He's a man who is accustomed to pressing the flesh. He ran for president last year. But Reverend Al Sharpton is perhaps at his best on stage, in the pulpit, or behind a microphone. And he did not disappoint during Saturday's rally.
"We fought against the Confederate flag in South Carolina, we fought against the Confederate flag in Georgia, and now we are here in Tennessee," said Rev. Sharpton.
Like the speakers who preceded him, Sharpton preached against Nathan Bedford Forrest, the park named in his honor and those who support them.
"If you can justify, based on history, having a statue of him--then what stops somebody 50 years from now from building a statue of James Earl Ray?" Sharpton asked.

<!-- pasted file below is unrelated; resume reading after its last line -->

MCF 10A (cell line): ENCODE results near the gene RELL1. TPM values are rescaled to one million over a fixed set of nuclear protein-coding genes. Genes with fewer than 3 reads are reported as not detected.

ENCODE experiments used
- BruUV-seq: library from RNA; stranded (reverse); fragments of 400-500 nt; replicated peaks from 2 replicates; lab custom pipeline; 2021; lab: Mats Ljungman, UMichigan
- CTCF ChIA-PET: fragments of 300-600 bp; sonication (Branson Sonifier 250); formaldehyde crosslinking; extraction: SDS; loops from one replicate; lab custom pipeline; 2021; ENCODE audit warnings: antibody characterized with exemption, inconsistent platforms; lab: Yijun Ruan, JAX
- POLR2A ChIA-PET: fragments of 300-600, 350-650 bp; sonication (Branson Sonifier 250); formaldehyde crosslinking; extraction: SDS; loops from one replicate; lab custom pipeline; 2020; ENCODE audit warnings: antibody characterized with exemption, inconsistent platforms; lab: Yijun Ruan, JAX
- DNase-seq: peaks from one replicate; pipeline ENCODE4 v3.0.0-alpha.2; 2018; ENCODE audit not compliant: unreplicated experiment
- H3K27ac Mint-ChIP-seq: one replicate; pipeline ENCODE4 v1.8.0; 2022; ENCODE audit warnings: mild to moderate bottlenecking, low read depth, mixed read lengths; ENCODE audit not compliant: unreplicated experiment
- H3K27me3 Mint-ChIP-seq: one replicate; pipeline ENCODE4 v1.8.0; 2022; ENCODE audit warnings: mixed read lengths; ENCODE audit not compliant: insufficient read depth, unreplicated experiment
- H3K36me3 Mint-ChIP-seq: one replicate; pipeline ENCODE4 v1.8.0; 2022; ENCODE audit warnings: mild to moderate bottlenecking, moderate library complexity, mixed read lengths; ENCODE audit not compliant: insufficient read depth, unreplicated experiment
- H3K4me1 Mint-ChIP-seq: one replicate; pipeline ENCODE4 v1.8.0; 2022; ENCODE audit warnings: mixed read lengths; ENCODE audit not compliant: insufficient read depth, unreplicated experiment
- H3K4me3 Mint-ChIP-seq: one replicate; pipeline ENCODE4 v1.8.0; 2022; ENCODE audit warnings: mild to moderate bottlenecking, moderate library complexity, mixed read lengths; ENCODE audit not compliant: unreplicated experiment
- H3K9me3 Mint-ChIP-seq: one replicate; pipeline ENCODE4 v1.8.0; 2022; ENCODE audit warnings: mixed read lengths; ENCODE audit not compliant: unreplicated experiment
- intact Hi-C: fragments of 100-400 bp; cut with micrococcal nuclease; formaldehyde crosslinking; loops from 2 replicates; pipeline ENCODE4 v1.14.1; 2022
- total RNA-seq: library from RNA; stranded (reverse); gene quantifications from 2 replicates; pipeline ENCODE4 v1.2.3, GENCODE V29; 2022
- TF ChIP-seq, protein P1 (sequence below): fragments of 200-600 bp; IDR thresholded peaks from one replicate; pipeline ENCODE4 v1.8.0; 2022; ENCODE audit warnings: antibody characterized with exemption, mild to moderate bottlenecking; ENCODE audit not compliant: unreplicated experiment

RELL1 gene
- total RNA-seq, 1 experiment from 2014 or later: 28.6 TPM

Sharpton told the crowd, which included shouters and sign-holders, that every person should be concerned with the image Confederate parks convey.
"This is not a black and white issue--this is about right and wrong," said Sharpton.
He urged local politicians to come out of the shadows. He criticized local civil rights leaders who refuse to join what he considers to be a very worthy fight.
"Because we need to show the rest of the world that the day for honoring people like this is over," Sharpton said.